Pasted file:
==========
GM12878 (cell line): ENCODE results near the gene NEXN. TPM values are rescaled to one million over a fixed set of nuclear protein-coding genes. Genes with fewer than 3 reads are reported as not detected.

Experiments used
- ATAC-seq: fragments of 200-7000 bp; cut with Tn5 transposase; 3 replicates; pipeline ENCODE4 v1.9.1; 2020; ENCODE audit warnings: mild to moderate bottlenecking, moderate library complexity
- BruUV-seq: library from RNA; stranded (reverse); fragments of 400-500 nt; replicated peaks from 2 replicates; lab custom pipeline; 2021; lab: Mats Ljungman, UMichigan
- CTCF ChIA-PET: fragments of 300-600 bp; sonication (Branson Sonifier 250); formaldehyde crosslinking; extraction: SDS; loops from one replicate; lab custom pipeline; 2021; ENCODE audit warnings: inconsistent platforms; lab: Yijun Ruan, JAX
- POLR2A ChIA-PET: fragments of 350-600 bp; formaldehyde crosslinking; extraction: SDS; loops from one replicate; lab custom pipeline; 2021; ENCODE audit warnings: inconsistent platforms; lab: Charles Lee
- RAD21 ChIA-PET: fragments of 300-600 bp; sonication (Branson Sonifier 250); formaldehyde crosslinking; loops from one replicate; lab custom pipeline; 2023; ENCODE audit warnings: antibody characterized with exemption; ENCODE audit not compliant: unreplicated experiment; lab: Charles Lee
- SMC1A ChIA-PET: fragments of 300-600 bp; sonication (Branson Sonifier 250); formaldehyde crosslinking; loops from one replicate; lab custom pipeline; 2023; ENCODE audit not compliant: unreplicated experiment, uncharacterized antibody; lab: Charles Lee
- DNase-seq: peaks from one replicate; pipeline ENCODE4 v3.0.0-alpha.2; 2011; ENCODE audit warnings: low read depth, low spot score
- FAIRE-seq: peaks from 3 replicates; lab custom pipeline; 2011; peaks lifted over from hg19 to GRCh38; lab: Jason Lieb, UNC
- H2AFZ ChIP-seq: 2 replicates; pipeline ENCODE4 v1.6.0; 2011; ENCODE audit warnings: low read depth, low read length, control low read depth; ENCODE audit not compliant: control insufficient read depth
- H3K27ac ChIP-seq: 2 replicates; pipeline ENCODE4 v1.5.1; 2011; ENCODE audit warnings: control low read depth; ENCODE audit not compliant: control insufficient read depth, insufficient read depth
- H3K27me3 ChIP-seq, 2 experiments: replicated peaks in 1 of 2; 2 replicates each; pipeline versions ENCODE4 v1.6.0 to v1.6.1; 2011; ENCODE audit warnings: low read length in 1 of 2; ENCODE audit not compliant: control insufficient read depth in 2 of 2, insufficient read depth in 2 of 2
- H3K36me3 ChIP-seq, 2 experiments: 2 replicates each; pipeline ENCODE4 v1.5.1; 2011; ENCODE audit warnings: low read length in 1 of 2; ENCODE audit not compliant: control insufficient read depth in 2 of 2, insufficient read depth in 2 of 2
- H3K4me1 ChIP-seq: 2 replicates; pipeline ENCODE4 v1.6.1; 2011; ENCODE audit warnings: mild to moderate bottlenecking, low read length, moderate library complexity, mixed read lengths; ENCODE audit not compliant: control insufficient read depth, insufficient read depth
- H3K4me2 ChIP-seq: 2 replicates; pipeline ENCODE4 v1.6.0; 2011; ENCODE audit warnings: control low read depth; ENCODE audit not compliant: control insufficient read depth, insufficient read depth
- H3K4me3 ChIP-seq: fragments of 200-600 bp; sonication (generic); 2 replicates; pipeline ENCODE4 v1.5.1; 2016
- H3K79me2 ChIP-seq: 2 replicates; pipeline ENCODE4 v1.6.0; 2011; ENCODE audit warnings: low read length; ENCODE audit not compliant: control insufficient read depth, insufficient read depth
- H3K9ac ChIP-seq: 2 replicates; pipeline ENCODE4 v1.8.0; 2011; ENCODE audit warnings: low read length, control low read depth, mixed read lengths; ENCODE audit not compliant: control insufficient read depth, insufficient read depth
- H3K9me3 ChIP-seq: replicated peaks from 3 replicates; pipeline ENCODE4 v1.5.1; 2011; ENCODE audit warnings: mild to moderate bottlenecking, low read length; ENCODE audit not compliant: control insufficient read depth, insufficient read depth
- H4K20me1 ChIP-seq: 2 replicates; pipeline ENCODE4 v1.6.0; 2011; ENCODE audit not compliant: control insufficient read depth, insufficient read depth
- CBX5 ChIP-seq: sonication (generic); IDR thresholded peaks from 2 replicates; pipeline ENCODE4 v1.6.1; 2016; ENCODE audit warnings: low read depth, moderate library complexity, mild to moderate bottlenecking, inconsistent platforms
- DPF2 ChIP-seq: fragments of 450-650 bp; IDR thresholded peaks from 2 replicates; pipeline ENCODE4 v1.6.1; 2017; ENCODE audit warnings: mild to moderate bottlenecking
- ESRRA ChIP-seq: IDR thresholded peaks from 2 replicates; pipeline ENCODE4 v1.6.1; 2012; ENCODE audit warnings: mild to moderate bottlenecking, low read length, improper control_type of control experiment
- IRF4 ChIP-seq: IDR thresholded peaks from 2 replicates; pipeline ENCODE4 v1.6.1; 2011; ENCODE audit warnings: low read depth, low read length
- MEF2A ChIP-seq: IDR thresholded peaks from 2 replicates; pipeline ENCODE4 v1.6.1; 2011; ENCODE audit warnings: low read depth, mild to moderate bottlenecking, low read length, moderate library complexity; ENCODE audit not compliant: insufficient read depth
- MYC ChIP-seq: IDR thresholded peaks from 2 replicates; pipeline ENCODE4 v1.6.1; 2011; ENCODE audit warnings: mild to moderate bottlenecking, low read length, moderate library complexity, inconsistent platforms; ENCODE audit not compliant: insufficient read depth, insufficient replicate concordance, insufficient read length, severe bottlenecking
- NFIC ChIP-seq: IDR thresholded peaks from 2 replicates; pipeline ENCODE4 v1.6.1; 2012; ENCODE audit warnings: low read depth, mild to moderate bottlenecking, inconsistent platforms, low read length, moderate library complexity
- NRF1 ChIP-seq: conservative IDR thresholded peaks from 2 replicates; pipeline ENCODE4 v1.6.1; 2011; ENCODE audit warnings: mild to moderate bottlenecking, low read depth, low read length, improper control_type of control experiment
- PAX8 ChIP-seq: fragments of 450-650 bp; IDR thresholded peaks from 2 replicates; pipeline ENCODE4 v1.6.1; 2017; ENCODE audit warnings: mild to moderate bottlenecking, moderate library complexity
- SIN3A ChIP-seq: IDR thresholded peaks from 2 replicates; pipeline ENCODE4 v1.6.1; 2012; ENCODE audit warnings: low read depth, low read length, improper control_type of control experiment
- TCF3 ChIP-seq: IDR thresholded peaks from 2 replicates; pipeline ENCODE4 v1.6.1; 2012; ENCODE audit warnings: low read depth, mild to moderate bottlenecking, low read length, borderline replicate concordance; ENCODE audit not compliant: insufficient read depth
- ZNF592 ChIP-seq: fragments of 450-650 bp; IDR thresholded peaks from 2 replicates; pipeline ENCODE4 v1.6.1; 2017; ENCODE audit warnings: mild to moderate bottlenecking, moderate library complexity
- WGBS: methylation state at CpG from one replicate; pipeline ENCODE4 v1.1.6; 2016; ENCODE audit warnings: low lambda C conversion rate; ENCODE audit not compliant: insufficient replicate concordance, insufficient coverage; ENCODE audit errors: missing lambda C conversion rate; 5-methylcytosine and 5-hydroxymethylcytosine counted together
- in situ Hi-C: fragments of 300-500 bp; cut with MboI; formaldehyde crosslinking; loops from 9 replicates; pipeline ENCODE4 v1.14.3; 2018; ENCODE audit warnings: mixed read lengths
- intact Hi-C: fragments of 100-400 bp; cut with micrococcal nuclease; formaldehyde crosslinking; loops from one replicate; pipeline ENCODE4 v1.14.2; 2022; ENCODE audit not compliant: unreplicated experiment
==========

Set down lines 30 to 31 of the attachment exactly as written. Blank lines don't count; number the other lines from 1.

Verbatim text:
- PAX8 ChIP-seq: fragments of 450-650 bp; IDR thresholded peaks from 2 replicates; pipeline ENCODE4 v1.6.1; 2017; ENCODE audit warnings: mild to moderate bottlenecking, moderate library complexity
- SIN3A ChIP-seq: IDR thresholded peaks from 2 replicates; pipeline ENCODE4 v1.6.1; 2012; ENCODE audit warnings: low read depth, low read length, improper control_type of control experiment